The KRLX Show Priority System Explained

I’ve been asked regularly about how the KRLX show priority system works, and especially with regards to how it will work this upcoming spring term. Is zone B better than zone S? What happens if there’s a “T” prefix? And why do organization shows now have the number 0? Read on for very nerdy details.

The KRLX priority system is a set of rules that are used by the programming team to decide in what order shows get scheduled and added to the calendar. The basic premise is we usually sort by terms of experience first, followed by class year, and finally by submission time, but there are a few exceptions.

Components of a priority code

When you see your priority in the application center, you generally will see one (or maybe two) letters and one number. Board members see two extra numbers at the end, but only in administrative views (such as the schedule builder or master show list). The letter(s) in your priority is (are) referred to as your priority zone (i.e. Zone F), and the number is referred to as your priority group (i.e. Group 3). Together, these two components – your zone and your group – form your priority code.

If you have two letters

Two-lettered priority codes are used for anything that aren’t considered a standard show. These are Board shows, Featured shows, and Bandemonium applications. Since each of these groups needs to be handled separately from the main pool, a prefix is added in front of the usual priority code.

Prefixes and priority zone letters are all unique; there is no “A” prefix. The current list of prefixes is, in alphabetical order:

  • M: Bandemonium application
  • S: Priority Boost (available to Board members and occasionally others through promotions or giveaways)
  • T: Featured Show (approved under the KRLX Featured Shows program)

Since these prefixes are also letters and are unique compared to zone letters, a show with priority TF3 could be said to be in “zone T” or “Featured zone F”.

A note about Priority Boost: Effective Fall 2017, Board members are permitted to “Priority Boost” one show per academic term; all other shows are scheduled at that board member’s standard priority. Occasionally, KRLX runs promotions or giveaways where other members of the KRLX community are granted access to Priority Boost.

Zones A through J

Zones A through J are used to indicate terms of experience. With the exception of zone A, one zone corresponds to a specific number of terms of experience. All zones between A and J are color-coded. Shows with a prefix are assigned a color code based on which zone (A-J) they fall in. Note that these are Carleton terms; there are three terms in a year, so it is possible for a student to get up to 12 terms of experience.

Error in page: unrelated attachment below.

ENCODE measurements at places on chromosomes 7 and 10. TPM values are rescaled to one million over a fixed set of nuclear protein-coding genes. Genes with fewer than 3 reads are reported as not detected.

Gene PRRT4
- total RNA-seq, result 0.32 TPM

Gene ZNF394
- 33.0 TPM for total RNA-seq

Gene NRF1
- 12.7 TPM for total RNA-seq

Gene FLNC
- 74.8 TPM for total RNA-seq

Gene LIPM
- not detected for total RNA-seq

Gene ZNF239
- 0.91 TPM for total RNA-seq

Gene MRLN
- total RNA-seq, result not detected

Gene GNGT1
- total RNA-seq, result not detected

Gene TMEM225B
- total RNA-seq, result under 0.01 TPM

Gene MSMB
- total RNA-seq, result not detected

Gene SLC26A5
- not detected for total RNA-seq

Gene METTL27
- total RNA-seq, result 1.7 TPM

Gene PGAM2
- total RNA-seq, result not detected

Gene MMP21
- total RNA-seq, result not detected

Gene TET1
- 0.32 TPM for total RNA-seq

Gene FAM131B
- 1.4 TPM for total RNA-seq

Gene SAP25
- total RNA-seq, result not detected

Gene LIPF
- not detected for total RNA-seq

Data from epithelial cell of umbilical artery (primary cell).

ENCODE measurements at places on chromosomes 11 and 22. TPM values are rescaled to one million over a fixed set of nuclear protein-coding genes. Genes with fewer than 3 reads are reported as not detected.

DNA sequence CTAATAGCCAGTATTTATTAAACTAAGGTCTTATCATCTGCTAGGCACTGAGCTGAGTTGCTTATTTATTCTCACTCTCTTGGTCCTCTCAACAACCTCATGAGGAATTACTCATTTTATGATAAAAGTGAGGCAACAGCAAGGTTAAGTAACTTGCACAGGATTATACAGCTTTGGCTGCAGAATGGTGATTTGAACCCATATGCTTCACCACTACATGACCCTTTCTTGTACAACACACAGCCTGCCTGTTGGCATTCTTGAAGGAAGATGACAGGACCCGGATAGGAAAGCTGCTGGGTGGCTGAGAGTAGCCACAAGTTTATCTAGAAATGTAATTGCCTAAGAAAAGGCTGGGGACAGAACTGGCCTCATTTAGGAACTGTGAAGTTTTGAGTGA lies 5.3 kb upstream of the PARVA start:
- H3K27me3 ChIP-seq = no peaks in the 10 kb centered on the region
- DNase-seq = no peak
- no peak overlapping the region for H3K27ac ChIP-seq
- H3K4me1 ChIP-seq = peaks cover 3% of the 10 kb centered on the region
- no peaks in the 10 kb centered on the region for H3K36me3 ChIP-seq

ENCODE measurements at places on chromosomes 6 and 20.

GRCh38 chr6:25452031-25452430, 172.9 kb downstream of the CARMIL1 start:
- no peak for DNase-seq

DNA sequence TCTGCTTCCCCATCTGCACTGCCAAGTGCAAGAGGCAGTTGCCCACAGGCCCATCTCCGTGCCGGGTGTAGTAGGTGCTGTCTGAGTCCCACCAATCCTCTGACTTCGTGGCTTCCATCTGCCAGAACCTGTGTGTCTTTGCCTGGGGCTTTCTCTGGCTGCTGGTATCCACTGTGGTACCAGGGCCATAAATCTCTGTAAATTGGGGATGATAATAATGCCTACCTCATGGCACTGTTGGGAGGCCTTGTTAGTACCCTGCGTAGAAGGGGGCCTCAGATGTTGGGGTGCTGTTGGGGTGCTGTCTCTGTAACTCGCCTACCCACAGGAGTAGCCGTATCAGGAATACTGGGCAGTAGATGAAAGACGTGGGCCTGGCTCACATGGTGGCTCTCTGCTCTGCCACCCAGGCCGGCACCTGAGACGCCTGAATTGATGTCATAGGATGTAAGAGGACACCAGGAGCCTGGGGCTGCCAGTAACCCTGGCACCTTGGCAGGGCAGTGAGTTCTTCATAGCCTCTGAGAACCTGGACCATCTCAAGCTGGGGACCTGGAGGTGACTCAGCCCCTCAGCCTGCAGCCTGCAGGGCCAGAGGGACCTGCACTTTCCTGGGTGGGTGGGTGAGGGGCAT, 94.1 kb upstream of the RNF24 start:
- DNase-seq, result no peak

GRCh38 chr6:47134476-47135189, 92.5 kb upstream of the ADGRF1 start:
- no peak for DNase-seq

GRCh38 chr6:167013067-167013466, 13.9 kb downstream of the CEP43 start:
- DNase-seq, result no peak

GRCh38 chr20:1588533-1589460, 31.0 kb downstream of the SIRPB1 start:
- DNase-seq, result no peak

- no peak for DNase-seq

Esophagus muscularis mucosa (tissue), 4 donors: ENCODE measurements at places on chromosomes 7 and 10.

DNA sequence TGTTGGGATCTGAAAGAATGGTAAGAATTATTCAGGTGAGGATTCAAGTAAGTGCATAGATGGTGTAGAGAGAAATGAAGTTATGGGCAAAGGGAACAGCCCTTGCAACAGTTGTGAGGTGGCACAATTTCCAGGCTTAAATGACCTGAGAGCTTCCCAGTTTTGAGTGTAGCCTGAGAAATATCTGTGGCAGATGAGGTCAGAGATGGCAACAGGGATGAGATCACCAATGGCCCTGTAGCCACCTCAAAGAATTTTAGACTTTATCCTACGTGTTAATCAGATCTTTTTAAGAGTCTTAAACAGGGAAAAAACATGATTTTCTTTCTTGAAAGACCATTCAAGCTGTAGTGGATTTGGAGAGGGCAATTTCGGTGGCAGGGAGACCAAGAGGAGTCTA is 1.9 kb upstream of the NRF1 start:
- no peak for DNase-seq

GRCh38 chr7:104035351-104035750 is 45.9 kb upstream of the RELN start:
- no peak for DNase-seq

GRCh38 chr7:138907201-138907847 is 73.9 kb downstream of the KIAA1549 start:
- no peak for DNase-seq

Zone Color Terms of experience required
A Black 9 or more
B Gray 8
C Purple 7
D Blue 6
E Teal 5
F Green 4
G Olive Green 3
H Yellow 2
I Orange 1
J Red 0

For instance, a show in Feature zone F (“TF”) would be colored green.

When a show application is created, we assign a priority zone based on the person with the most experience. So if a show has a sophomore with 5 terms of experience and a junior with 2 terms of experience, we assign that show to zone E.

There are two exceptions to this rule, which have to do with fifth-year students and faculty and staff members:

  • Faculty and staff members, regardless of experience, are given priority X1.
  • Fifth-year students (those on campus for an approved 13th term, research assistants, etc) who qualify for zone A by having 9 or more terms of experience, are given priority X2 (colored black).

Groups

Within each zone, groups are numbered from 0 to 4.

Group 0 in each zone is used to designate student organization sponsored shows, where the participants listed on the application qualify for that zone. These are shows that don’t have a single person responsible for them, but rather are open to all members of a student organization. For instance, if a student organization show has a sophomore with 5 terms of experience and a junior with 2 terms of experience listed, we assign that show to zone E and group 0 (for priority E0).

In zones B through J, groups 1-4 are used to distinguish between class years as follows:

  • Group 1 is for seniors.
  • Group 2 is for juniors.
  • Group 3 is for sophomores.
  • Group 4 is for first-year students.

Just like zones, we use the best information possible – in this case, the oldest class year – to assign a priority group. This may be a different person than the person with the most terms of experience. For example, if a show has a sophomore with 5 terms of experience and a junior with 2 terms of experience, we assign that show to zone E (because of the sophomore’s experience) and group 2 (because of the junior’s age), for a final priority of E2.

Note that since there are 3 terms in a year at Carleton, the only way for a student to be in zone A is for them to be a senior. Therefore, using class years as groups doesn’t make any sense, so in zone A, groups 1-3 are used to distinguish between different levels of experience (and we assign a zone A group based on the most terms of experience present in a show):

  • Priority A1 is for students with 11 or more terms of experience.
  • Priority A2 is for students with 10 terms of experience.
  • Priority A3 is for students with 9 terms of experience.

Group 3 is not used in zones B, C, or D, and group 4 is not used in zones A through G.

What’s the scheduling order?

We handle zones S, T, and X — in that order — before moving to the general application pool. Zone M is handled after the general application pool (but Zone M is for Bandemonium, which has a defined time slot).

Within each handling group (S, T, X, General), we sort the shows alphabetically, then numerically, and then in order of submission time. So a show with priority G2 will be scheduled after priority F3, but before G3.

Posted by Tate Bosler